Most people agree that the Golden Age of hip-hop music lasted from the mid 80’s to early 90’s. At that time there was musical explosion as rap music began to make its way into pop-culture through M.T.V and the radio. Through their success in music, artists such as Snoop Dogg, N.W.A., Wu-Tang Clan and OutKast have broken into movies and other aspects of popular culture, guaranteeing legendary status for generations to come. When I think about the impact these artists have had, I also wonder about those that have gone. In particular, I wonder about The Notorious B.I.G. and Tupac and what their careers would be like if they were still alive. With that particular question, you also have to think about what could have been if Big L hadn’t been taken before his time.
From 1995’s Lifestylez ov da Poor & Dangerous, his first and only album released before this death, Big L demonstrates exceptional rhyming capabilities. Every now and then I just gotta have that track with nothing but signifying and braggadocio that you can just bump. In this category, L’s wordplay is out of this world as he dips, dodges and ducks around anyone that would try and step to him. This can be heard on “All Black,” “No Endz, No Skinz” and “Let Em Have It L”. For example, on “Danger Zone” he quips:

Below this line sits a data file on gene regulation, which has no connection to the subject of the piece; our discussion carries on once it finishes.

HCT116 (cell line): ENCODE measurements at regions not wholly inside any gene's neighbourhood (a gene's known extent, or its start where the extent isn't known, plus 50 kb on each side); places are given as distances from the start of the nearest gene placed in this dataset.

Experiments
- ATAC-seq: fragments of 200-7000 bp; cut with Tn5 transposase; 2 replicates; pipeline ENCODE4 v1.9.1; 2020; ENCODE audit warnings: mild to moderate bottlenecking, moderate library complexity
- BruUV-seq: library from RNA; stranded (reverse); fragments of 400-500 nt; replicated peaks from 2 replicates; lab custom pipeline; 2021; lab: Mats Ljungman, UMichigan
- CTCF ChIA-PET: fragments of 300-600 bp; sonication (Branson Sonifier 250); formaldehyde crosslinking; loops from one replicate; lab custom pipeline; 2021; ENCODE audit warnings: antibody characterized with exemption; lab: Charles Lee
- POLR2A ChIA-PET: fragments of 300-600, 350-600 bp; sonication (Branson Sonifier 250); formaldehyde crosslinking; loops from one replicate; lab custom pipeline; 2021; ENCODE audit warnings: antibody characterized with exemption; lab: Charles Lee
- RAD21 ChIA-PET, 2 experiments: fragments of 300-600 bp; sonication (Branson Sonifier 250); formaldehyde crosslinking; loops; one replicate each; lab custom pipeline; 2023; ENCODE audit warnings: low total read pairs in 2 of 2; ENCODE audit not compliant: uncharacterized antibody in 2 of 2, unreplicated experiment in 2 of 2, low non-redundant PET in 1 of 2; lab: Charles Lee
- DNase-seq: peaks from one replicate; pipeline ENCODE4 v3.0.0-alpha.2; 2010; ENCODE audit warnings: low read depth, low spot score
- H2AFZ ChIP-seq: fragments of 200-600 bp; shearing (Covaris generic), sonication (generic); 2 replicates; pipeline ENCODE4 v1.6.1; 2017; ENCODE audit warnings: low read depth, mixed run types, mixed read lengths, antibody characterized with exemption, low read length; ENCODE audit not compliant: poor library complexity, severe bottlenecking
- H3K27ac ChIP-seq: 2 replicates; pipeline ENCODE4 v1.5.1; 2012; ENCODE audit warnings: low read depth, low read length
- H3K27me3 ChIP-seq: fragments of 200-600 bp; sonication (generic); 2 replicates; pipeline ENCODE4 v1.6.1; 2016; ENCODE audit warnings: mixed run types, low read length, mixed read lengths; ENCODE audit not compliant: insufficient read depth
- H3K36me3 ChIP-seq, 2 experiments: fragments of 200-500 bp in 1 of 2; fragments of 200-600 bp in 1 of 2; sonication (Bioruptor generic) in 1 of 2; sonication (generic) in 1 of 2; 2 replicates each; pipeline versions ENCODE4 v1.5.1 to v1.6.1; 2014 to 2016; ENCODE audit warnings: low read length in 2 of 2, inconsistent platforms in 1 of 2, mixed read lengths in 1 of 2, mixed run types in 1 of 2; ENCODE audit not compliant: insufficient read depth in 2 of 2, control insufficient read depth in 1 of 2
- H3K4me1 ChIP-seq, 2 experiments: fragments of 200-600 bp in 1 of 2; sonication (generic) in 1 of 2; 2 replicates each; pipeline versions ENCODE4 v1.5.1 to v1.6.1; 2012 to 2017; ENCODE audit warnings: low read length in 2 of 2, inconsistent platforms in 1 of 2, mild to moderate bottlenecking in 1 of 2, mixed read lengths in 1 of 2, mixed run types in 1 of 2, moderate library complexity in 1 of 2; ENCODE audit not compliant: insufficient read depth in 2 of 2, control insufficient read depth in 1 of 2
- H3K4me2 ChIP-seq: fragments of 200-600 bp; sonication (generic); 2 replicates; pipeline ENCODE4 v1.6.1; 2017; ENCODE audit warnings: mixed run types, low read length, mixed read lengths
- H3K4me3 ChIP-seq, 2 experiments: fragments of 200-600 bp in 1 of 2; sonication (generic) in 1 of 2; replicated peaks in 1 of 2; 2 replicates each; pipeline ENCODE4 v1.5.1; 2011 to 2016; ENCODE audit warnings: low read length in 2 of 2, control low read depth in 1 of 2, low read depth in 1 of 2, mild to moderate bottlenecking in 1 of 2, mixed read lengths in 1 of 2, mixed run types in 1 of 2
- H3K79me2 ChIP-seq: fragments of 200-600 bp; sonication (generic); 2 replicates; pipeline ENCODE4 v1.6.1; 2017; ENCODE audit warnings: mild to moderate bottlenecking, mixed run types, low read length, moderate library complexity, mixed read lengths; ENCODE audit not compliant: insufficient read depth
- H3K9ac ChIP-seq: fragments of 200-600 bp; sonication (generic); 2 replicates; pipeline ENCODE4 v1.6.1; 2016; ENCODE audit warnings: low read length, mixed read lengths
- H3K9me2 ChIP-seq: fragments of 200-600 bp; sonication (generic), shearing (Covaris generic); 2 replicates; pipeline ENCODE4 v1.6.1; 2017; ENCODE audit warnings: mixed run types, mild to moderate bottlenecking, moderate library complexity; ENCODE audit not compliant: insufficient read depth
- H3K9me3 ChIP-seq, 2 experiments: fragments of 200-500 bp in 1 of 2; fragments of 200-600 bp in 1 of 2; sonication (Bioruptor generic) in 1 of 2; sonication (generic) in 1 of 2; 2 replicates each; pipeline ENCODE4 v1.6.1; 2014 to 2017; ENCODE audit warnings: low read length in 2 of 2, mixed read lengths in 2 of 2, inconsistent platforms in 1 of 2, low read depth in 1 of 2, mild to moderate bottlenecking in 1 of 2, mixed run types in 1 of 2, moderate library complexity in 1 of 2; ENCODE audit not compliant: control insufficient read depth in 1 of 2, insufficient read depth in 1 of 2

“I got styles you can’t copy bitch/ It’s the triple six in the mix, straight from H-E-double-hockey sticks/ Every Sunday, a nun lay from my gun spray/ Fuck Carlito, we doin’ shit the Devil Son’s way”
At the same time, Big L uses his slick lyricism to discuss what he grew up around in Harlem. With this, he demonstrates his creativity and skill at delivering quick and witty lyrics that bounce off the walls, and if you don’t pay close enough attention, you’ll miss it. At the same time, he uses this same creativity to bring hard-hitting reflections of urban life. As he says on “Street Struck:”
“And some of my peeps are still in the game sellin ‘caine/ If that’s what you gotta do to maintain, go ‘head and do your thang/ But with the cash profit make an investment/ And try not to go to the grave like the rest went/ Cause you can be rich with crazy loot, own a house and nine cars/ What good is that, if you’re dead, or behind bars?”
On Lifestylez ov da Poor & Dangerous, Big L uses hip-hop and his knowledge of the English language to speak to the ills of urban life from his experience. At the same time, he is a straight spitter that uses words to have a good time. When you listen to this record you will hear how Big L is one of the best lyricists of all time. It is an absolute tragedy that he was taken from us.